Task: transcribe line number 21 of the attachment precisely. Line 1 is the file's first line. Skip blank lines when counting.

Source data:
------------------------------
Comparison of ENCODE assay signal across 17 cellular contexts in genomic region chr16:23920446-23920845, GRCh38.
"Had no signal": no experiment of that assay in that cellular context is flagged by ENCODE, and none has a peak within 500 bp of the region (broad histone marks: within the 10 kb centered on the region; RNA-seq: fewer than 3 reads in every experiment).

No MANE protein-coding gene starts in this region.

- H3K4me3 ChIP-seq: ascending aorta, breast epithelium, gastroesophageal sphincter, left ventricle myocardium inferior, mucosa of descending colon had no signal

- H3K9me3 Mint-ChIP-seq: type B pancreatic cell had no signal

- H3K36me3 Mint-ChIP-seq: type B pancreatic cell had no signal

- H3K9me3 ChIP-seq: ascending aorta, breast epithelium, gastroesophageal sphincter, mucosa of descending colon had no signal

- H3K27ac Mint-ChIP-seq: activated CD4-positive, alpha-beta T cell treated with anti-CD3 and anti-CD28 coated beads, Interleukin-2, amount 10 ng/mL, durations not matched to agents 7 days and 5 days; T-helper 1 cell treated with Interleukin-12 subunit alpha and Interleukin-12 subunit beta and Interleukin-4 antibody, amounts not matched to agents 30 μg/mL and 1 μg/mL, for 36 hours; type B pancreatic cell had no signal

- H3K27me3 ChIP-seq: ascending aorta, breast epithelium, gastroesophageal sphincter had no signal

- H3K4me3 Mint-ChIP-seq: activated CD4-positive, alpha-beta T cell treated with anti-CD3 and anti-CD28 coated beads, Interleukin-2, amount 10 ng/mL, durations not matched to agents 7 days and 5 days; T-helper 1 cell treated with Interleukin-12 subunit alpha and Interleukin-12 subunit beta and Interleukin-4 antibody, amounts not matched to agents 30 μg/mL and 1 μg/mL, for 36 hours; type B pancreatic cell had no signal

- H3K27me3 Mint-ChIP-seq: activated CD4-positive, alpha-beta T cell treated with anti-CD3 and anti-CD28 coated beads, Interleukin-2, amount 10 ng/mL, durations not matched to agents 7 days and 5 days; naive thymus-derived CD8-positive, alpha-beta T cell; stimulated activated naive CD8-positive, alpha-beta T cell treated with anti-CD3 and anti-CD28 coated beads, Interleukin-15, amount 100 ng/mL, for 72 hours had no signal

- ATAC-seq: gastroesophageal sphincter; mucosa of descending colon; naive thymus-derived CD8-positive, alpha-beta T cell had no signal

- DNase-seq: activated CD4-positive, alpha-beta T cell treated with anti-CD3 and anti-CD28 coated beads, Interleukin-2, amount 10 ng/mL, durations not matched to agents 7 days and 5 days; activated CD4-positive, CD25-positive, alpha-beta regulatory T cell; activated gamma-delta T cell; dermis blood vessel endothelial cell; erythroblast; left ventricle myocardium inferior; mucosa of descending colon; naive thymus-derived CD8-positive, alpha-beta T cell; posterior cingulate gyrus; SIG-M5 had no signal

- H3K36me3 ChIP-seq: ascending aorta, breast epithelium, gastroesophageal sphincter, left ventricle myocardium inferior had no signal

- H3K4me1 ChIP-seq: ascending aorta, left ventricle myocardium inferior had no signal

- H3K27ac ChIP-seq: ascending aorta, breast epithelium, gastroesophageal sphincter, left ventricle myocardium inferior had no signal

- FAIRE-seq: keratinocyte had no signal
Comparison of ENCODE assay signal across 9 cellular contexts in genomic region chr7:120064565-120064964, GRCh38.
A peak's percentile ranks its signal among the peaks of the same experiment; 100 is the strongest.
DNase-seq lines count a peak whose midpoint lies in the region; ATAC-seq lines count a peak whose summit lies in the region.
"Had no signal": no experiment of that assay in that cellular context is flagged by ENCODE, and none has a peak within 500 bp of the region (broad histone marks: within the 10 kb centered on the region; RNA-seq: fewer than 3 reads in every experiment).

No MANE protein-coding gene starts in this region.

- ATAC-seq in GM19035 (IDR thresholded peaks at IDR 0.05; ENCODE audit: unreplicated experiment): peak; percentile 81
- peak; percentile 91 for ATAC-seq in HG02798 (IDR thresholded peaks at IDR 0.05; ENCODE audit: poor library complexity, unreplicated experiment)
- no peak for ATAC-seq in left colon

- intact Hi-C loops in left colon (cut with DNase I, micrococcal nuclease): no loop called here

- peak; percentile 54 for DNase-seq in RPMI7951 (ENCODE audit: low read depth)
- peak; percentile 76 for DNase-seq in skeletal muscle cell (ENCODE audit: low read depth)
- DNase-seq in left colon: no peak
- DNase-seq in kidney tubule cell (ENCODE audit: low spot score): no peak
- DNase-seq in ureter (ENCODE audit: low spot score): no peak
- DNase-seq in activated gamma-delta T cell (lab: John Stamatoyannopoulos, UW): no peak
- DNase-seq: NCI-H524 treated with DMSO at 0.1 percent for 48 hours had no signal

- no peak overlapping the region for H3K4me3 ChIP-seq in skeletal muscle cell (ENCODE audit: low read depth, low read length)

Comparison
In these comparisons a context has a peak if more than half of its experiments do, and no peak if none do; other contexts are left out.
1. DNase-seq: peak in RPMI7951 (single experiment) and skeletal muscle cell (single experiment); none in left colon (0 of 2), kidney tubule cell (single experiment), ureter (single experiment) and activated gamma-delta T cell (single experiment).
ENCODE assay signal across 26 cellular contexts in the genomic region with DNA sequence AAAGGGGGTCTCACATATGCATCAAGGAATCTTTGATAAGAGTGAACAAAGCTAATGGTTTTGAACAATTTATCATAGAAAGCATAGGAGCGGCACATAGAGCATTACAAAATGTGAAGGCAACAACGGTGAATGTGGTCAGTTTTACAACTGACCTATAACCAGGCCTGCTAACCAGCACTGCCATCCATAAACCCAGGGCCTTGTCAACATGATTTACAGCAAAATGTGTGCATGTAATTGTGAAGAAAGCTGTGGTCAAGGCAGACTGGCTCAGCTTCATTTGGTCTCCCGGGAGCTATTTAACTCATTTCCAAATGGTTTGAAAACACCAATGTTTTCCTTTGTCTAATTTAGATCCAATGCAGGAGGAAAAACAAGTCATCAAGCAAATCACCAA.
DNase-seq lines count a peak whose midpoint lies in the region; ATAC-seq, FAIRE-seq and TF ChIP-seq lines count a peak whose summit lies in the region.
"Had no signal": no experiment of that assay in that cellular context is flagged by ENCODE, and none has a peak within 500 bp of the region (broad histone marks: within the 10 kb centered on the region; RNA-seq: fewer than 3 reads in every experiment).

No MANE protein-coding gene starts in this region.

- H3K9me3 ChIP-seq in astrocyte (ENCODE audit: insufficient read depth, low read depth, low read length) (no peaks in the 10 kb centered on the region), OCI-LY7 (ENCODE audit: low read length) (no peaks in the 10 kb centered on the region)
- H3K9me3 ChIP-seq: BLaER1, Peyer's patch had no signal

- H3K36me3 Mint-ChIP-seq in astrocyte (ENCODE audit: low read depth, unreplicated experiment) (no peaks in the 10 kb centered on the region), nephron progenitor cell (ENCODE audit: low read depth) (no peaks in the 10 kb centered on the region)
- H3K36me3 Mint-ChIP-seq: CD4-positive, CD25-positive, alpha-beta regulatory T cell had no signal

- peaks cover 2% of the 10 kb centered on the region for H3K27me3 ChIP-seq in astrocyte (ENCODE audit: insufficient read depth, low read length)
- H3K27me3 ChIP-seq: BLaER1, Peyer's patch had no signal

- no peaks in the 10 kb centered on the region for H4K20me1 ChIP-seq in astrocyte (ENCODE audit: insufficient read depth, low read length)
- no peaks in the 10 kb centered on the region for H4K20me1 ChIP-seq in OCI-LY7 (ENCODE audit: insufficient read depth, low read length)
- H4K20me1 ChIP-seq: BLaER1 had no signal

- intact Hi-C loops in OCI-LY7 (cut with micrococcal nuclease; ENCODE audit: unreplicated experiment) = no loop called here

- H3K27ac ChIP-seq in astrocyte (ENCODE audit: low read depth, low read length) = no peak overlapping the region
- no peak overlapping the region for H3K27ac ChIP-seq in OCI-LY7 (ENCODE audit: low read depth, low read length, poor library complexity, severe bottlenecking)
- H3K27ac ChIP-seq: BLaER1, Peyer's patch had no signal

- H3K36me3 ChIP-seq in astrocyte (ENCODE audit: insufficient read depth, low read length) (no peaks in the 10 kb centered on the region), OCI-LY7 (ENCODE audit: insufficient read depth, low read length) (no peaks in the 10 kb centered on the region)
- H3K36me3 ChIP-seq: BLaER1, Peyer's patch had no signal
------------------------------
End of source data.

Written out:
"Had no signal": no experiment of that assay in that cellular context is flagged by ENCODE, and none has a peak within 500 bp of the region (broad histone marks: within the 10 kb centered on the region; RNA-seq: fewer than 3 reads in every experiment).